Ever since we fished the Bullshead Reservoir in our first spring in Alberta (which you can check out here if you missed it) we have been meaning to make a return trip. Known to be a great early season bet for good sized rainbow trout on the fly, we didn’t want to let too much of the spring go by, so we packed up the truck with gear and we were headed east early on a Sunday morning. Really early even by “fishing” morning standard. The roughly 3 hour journey passed quickly and soon we were dodging rogue prairie dogs on the final leg of the journey. When we say “dodging” we mean continue driving with no change in operation as experience quickly proved that if you tried in anyway to avoid striking a prairie dog, it would immediately throw itself under the truck wheels like a kamikaze.
The parking area at the Bullshead Reservoir was quite full considering the time of day and anglers could already be seen spaced out along the shorelines and off into the distance in boats. Hordes of prairie dogs scampered around the parking area as even more anglers eager to enjoy a warm sunny day fishing continued to arrive. We made the last adjustments to our gear and walked down one of the many winding paths to the water. We surveyed the unoccupied shoreline and considered the “variables” including the ever-influential wind strength, and direction. We settled on the plan and started off to the chosen spot. Suspicious that every person arriving into the parking lot was going to go for the same piece of shore AND the couple fishing close to “our” spot would realize how awesome it was and take it AND the four boats within a nautical mile would swoop in before we could get there …. one of us was off, racing down the path as quickly as possible all the while trying not to attract the attention of other anglers … which of course would result in the “giving away” of the chosen spot. This intention to be casual (read ninja-like) visually translated into a comical hobble interrupted by short bursts of speed. Those of you who have ever joined us for a fishing adventure will instantly know which one of us exhibits these paranoid delusions. The important thing to remember here is that we got the spot.
You would almost think we knew what we were doing when we set up along this section of shoreline. The wind was pushing small waves almost perfectly parallel to the shore which created the perfect chance to present our suspended flies right down the shore and into the waiting mouths of trout. The fly choice was the Candy Corn which was a balanced fly pattern created during a fall trip to the Parklands in Manitoba. Hanging 4′ to 5′ below a quick release indicator the Candy Corn undulated with the waves as it drifted just over the lake bottom. The first fish was caught after only the third drift and loads more were caught steadily throughout the day. Initially the takes were quite aggressive but as the day progressed and particularly when the wind dropped, the takes became more tentative. A quick trimming of the rabbit strip tail was enough to successfully hook some of the most wary fish.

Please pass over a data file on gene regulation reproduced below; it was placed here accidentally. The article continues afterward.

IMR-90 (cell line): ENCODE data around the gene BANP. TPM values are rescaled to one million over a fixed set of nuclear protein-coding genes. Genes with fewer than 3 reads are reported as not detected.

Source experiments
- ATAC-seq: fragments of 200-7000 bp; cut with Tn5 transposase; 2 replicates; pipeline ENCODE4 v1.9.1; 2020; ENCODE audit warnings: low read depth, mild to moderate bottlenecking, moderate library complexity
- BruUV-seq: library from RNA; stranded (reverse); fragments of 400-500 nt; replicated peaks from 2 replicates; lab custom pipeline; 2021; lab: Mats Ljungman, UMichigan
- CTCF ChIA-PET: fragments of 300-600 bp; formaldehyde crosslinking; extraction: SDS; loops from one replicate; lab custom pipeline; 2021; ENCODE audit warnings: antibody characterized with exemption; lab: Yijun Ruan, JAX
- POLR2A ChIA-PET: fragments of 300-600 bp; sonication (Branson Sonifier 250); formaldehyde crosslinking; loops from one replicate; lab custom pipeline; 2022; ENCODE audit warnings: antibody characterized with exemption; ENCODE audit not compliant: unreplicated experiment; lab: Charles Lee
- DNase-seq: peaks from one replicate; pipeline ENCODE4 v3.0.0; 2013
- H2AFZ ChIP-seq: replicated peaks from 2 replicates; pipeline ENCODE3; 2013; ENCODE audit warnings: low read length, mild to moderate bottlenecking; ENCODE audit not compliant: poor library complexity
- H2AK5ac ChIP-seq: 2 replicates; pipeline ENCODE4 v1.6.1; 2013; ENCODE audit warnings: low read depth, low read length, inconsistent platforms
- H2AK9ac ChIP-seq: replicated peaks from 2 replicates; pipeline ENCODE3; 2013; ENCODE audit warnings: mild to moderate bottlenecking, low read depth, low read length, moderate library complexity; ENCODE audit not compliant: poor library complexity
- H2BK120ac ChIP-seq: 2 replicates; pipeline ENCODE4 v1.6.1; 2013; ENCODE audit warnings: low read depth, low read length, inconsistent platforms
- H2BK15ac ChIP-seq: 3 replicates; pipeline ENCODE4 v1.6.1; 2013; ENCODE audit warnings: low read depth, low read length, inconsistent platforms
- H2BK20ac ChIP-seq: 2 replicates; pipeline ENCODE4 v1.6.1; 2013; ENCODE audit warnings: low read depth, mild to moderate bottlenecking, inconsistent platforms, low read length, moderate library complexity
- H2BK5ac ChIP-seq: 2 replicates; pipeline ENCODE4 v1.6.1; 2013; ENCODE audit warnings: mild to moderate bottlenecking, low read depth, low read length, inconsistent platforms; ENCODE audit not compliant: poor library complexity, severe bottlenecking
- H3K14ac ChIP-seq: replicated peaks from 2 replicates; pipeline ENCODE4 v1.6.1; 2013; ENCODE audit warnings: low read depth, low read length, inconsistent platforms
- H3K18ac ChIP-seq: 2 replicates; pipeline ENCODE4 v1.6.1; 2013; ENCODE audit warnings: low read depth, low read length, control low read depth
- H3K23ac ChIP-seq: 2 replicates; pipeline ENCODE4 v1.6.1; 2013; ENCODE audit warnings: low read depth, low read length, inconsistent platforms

We successfully flogged the water solely with the Candy Corn for hours. As late afternoon approached we realized we only had two more of them left. Shortly after this realization, poor line management and lack of composure resulted in the loss of one of them when a big rainbow took a quick run and wrapped the unchecked line around the handle resulting in that tippet breaking crack. After that we “shared” the last Candy Corn loaded rod alternating every 3 casts or fish, whichever came first. We joked and laughed as we kept catching rainbow trout this way for another half an hour before we started back to the truck and the long drive home.
Arriving back at the truck it was decided that we would set up the camera to spy into the life of a prairie dog. In true Mutual of Omaha’s Wild Kingdom fashion “Jim” carefully positioned the camera while “Marlin” provided the riveting commentary. With the video below, allow us to take you to the great plains of south east Alberta and observe the elusive and cagey prairie dog in their natural habitat!
Without question this was a fantastic day out enjoying what Alberta has to offer.